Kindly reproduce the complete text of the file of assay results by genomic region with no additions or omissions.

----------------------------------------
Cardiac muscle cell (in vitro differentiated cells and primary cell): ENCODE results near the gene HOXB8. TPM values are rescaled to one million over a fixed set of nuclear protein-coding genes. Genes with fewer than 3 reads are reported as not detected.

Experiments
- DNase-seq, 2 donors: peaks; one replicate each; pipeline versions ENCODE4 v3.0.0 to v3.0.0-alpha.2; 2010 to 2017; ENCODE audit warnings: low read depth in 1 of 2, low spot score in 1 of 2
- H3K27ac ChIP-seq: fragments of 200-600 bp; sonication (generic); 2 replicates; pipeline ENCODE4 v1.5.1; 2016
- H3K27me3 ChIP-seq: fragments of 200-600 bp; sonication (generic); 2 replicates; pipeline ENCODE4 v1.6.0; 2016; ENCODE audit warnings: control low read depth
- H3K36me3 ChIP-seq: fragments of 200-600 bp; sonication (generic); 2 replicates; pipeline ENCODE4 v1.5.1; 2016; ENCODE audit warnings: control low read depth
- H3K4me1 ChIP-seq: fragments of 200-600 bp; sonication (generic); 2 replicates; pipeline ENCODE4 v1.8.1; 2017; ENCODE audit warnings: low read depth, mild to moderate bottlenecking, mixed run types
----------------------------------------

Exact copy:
Cardiac muscle cell (in vitro differentiated cells and primary cell): ENCODE results near the gene HOXB8. TPM values are rescaled to one million over a fixed set of nuclear protein-coding genes. Genes with fewer than 3 reads are reported as not detected.

Experiments
- DNase-seq, 2 donors: peaks; one replicate each; pipeline versions ENCODE4 v3.0.0 to v3.0.0-alpha.2; 2010 to 2017; ENCODE audit warnings: low read depth in 1 of 2, low spot score in 1 of 2
- H3K27ac ChIP-seq: fragments of 200-600 bp; sonication (generic); 2 replicates; pipeline ENCODE4 v1.5.1; 2016
- H3K27me3 ChIP-seq: fragments of 200-600 bp; sonication (generic); 2 replicates; pipeline ENCODE4 v1.6.0; 2016; ENCODE audit warnings: control low read depth
- H3K36me3 ChIP-seq: fragments of 200-600 bp; sonication (generic); 2 replicates; pipeline ENCODE4 v1.5.1; 2016; ENCODE audit warnings: control low read depth
- H3K4me1 ChIP-seq: fragments of 200-600 bp; sonication (generic); 2 replicates; pipeline ENCODE4 v1.8.1; 2017; ENCODE audit warnings: low read depth, mild to moderate bottlenecking, mixed run types